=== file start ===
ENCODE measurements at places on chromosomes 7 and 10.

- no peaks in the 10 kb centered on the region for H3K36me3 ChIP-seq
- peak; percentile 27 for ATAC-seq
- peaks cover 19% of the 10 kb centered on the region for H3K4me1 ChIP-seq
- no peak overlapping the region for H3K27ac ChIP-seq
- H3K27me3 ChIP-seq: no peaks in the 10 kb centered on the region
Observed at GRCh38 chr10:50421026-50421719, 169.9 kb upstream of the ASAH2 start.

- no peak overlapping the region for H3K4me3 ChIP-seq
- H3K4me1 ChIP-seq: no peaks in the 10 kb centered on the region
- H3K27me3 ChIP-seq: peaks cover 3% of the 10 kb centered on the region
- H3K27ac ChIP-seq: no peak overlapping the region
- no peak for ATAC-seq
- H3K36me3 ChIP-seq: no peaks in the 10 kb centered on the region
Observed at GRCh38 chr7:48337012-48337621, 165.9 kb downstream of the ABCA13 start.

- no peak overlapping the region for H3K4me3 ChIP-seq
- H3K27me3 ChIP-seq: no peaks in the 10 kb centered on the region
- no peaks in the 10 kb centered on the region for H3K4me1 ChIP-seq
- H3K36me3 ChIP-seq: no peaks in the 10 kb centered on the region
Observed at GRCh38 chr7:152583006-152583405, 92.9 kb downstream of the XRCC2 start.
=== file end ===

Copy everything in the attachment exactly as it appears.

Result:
ENCODE measurements at places on chromosomes 7 and 10.

- no peaks in the 10 kb centered on the region for H3K36me3 ChIP-seq
- peak; percentile 27 for ATAC-seq
- peaks cover 19% of the 10 kb centered on the region for H3K4me1 ChIP-seq
- no peak overlapping the region for H3K27ac ChIP-seq
- H3K27me3 ChIP-seq: no peaks in the 10 kb centered on the region
Observed at GRCh38 chr10:50421026-50421719, 169.9 kb upstream of the ASAH2 start.

- no peak overlapping the region for H3K4me3 ChIP-seq
- H3K4me1 ChIP-seq: no peaks in the 10 kb centered on the region
- H3K27me3 ChIP-seq: peaks cover 3% of the 10 kb centered on the region
- H3K27ac ChIP-seq: no peak overlapping the region
- no peak for ATAC-seq
- H3K36me3 ChIP-seq: no peaks in the 10 kb centered on the region
Observed at GRCh38 chr7:48337012-48337621, 165.9 kb downstream of the ABCA13 start.

- no peak overlapping the region for H3K4me3 ChIP-seq
- H3K27me3 ChIP-seq: no peaks in the 10 kb centered on the region
- no peaks in the 10 kb centered on the region for H3K4me1 ChIP-seq
- H3K36me3 ChIP-seq: no peaks in the 10 kb centered on the region
Observed at GRCh38 chr7:152583006-152583405, 92.9 kb downstream of the XRCC2 start.